The Money Matters Group meets on the 3rd Friday of every month at the Surbiton Golf Club. It starts at 10am for coffee and the meeting commences at 10.30am

The Chairman prepares an agenda to which are added items which members wish to raise - either to pass on information which may be of interest to others or where they seek advice. The subjects, which normally have a monetary element, will range from stocks and shares, insurance, foreign exchange, other savings and investments etc.

We also have an annual competition whereby everyone invests a hypothetical £10,000 in shares with the object of achieving the highest capital gain in 12 months. The range of chosen shares and reasons for investing in them are fascinating.

The meetings end at 12 noon.


As last month, here are some “facts” for your enlightenment. No forecasts are made, as any made now are almost guaranteed to be wrong.

  1. The UK figure for April was -20.4%. The USA figure was -11.3% and 17.3% for the EU.
  2. Inflation rate fell to 0.5% (CPI). The RPI was 1.0%. The low numbers are primarily due to the low price of oil.
  3. Price of oil has risen from $30/ barrel last month to about $40/ barrel (Brent Crude). One commentary reckons that the oil majors need some $60/barrel to break-even. (This needs verifying!).
  4. Some commodity prices are generally much higher than last month –gold has risen about 30% since the start of the year. Copper and iron ore are both much higher than last month (c+10%).
  5. £ is still weak as against most major currencies. This has implications for imports- but beneficial for exports (if there is much demand out there).
  6. The UK stock market –nothing new to report.
  7. Public Sector borrowing (PSPR) was £62.1 billion in April. Last April the figure was £11bn. The good news is that long-term interest rates are +/- 0.2%. The bad news is that this is about £120 million that has to be paid out.
  8. Official unemployment rates for the three months Feb. to April are: “Economically Inactive 16-64” 20.5% of the workforce. For the group 50-64, the figure is 25,5%. (See office for National Statistics for these numbers).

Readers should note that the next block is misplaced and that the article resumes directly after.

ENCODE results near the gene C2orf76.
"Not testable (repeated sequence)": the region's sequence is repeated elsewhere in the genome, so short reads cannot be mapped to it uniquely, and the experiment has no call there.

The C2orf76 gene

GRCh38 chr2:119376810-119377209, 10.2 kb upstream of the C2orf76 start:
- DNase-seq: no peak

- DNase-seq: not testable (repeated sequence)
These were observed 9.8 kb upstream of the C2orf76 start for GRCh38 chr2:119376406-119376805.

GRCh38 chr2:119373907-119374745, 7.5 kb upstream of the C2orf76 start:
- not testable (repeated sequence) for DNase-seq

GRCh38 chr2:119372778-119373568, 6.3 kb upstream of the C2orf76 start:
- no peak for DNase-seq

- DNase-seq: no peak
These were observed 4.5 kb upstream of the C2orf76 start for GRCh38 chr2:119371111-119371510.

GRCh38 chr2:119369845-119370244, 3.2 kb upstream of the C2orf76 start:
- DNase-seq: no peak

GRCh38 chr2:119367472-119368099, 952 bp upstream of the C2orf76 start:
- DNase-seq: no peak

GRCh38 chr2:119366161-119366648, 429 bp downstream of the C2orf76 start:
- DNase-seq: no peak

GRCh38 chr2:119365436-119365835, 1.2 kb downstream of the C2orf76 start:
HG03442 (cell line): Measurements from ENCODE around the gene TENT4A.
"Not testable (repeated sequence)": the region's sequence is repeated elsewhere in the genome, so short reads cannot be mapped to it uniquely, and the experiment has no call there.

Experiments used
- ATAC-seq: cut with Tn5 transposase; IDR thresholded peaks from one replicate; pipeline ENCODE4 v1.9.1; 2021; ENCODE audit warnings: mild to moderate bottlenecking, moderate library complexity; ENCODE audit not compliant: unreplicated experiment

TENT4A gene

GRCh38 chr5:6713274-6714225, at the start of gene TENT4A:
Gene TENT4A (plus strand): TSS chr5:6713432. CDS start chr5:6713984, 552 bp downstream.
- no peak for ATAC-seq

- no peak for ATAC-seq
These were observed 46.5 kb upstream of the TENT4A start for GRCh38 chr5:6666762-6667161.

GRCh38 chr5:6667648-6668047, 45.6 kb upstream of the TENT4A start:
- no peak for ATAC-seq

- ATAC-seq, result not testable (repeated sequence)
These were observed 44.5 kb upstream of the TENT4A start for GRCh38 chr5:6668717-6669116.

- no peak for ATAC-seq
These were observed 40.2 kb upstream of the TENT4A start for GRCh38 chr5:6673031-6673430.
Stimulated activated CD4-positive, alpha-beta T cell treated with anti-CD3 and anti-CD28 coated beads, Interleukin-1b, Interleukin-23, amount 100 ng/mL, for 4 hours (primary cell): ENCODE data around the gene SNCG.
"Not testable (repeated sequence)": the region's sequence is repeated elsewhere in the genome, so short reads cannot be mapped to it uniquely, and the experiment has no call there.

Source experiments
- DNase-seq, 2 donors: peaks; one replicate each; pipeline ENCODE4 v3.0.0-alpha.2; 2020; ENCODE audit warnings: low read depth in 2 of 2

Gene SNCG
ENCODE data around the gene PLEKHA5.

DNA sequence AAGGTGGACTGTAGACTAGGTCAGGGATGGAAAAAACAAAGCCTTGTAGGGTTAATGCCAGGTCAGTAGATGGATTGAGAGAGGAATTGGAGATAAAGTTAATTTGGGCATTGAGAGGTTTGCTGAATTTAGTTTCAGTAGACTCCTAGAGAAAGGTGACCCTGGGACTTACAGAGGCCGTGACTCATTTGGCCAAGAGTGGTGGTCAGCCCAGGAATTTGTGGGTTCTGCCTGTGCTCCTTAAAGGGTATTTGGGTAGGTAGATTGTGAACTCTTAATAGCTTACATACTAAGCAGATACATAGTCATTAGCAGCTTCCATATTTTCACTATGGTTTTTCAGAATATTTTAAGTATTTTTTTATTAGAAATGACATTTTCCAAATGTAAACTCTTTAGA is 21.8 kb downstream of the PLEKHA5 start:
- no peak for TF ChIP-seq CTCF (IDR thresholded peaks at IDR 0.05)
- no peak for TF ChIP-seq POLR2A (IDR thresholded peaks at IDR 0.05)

Now a comment. Some commentators think that the recession (depression?) will be “V” shaped. i.e. a quick return to pre-covid levels. This doesn’t often happen-more often than not the curve is more like an elongated tick –taking a few years to recover. (Just saying; it would be good to be proved wrong).


Money Matters meeting Friday 15th May 2020 by video

Report by George Holder.

Another online meeting organised by Mervyn to whom we are all indebted .

The core of Money Matters is the share competition . Well it may not have caught Covid19 but every entrant has caught a cold.

Nobody made a profit ,of the 53 selected shares only three were in the black and one share, selected by two competitors, made a stonking loss of £1,891-28p Passing quickly over the FTSE 100 .The most pessimistic forecast for the half year to June 2020 was 7200 an over estimate of 1,458.76.

GDPs First quarter:- USA - 4.8%  UK - 2.00% and Eurozone -3.

Petrol is now under £1 a litre but as we cannot ( shouldn’t?) drive anywhere that’s a bit pointless, Unemployment rates are high at 14.7% for April with the outlook for the 18 to 25 year olds frightening £ is down against most major currencies fluctuating so much that I’ll make no comment.


Some notes from Roger Oldcorn.

Here are some facts for your consideration. There are no forecasts from me, nor speculations: all too uncertain.

Long range “blue-sky” thinking (i.e. futurology more than 10 years) is much more fun!

  1. GDPs First Quarter 2020. USA -4.8%.  UK -2.0%……%. Eurozone -3.8%.  China -33%,
    1. Remember the old adage: “When America sneezes, Europe catches cold”.
  2. Inflation stats are difficult to validate since the indices include “leisure spending”. So treat all with caution!
  3. Many companies have “passed” their dividends. Implications here for individuals who rely on this source of Also pension funds, “income” investment trusts, and insurance companies are hit.
  4. Price of oil extremely low. Brent crude wobbling about at $30 per gallon. Back in November it was c$60, gal. A gallon of petrol is now lower than a gallon of milk.
  5. Other basic commodities are also lower, except gold. (See Hargreaves Landsdown Commodities charts).
  6. £ is down against most major currencies. (See charts).
  7. UK Stock markets going nowhere – waiting, I guess, for some hard economic news.
  8. Long-term interest rates, especially bonds, are almost 0%.
  9. Unemployment rates are at their highest in a very long time at 14.7% in April.
  10. The Budget Balance, at -14.8% -is the highest of all of the world’s major economies. The Euro area’s balance is -5.8%.

                                           That’s enough bad news to be going on with for now. However, fill your cars with cheap petrol – but don’t put it into your tea, or on your cornflakes.